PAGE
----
A 1-year-old baby girl clings to her mother at a Save the Children nutrition center in Cox’s Bazar, Bangladesh. Rohingya refugees – the mother is waiting to get a dose of Vitamin A for her daughter as part of Nutrition Action week.  Photo credit: Daphnee Cook / Save the Children, July 2018.

A 1-year-old baby girl clings to her mother at a Save the Children nutrition center in Cox’s Bazar, Bangladesh. Rohingya refugees – the mother is waiting to get a dose of Vitamin A for her daughter as part of Nutrition Action week.

Food Security and Nutrition

For the approximately 815 million people coping with chronic hunger, it’s not about missing a single meal; it’s about days and months and years of being undernourished.

While global efforts over the past two decades have succeeded in cutting extreme poverty and hunger by nearly half, nearly 800 million people globally are facing food insecurity and over 160 million children suffer chronic malnutrition every year. Malnutrition in children is the underlying cause of 45% of deaths in children under 5.

The United States has a multi-sectoral nutrition strategy and a whole-of-government nutrition plan that informs the U.S. approach to reducing food insecurity and malnutrition globally. The United States has joined with other world leaders to commit to ending hunger and all forms of malnutrition by 2030.  It also committed to reducing stunting among 2 million children under the age of 5 by 2017. U.S. investments in food security and nutrition interventions have led to a number of countries – such as Ethiopia, Bangladesh and Rwanda – reducing stunting by over 10 percent.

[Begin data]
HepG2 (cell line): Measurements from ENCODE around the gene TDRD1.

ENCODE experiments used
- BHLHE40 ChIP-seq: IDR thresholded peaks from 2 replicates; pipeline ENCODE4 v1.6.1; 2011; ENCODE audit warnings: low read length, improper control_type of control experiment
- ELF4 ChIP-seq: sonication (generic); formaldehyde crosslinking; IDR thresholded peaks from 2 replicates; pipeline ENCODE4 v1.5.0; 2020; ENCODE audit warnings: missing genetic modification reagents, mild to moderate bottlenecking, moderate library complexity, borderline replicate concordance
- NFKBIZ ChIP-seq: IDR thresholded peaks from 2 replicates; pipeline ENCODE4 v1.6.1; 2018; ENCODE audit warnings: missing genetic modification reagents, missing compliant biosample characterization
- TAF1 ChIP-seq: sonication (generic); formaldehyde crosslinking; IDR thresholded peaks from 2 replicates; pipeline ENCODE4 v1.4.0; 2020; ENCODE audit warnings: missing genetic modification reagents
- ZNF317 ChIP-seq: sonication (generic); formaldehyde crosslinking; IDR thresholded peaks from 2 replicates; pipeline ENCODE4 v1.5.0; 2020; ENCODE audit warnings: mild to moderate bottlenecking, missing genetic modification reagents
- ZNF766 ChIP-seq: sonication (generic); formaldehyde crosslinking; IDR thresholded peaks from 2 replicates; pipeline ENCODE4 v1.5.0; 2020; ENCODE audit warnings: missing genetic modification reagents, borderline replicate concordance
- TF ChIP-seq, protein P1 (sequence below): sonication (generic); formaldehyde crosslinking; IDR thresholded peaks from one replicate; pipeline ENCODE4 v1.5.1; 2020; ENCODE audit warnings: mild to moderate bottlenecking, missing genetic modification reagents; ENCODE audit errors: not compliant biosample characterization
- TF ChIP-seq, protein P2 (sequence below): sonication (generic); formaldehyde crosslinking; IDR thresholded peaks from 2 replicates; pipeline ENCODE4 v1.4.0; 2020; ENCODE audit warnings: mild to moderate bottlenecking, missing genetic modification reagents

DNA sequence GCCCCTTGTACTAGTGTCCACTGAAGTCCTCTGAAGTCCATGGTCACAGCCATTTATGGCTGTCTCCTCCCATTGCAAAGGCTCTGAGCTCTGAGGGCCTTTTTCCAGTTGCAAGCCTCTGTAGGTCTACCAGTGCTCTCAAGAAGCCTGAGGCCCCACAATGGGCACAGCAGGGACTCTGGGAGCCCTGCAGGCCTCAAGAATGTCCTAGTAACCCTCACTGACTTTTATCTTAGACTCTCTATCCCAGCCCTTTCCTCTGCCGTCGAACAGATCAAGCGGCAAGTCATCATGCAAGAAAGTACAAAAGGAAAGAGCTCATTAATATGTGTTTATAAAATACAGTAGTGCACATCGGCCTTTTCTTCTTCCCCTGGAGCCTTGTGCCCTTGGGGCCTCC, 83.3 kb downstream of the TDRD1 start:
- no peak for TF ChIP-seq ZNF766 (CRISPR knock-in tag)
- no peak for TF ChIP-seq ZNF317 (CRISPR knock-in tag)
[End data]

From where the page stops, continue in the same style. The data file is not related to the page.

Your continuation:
Food security, livelihoods protection and strengthening and poverty alleviation programs are an essential underpinning to ensuring the survival, education and protection of children so that the intergenerational cycle of poverty can be broken.

The U.S. government must continue a focus on long-term food security as well as continuing its efforts to address malnutrition. This includes contributing to achieving global targets for reducing stunting, anemia and promoting exclusive breastfeeding practices.

In addition, more must be done to reduce the gaps between children in rural areas and children in urban areas and between children from low-income families and children from higher income families. Save the Children’s own report, Unequal Portions, show that children living in rural areas are 1.37 times more likely to be stunted than children living in urban areas. The poorest fifth of children have considerably higher stunting and wasting rates than the richest fifth. 

It is also important to address gender inequities in malnutrition. For example, women and girls and those living in rural areas of Cambodia disproportionately experience poor nutritional outcomes. A women’s status in the family or home directly influences women’s diets. Women commonly eat less in times of food insecurity. Because of this gender discrimination, the U.S. government should incorporate strategies to address inequity including gender inequity in its food security and nutrition programs.

Read more thought-leadership reports and publications on Food Security and Nutrition here.

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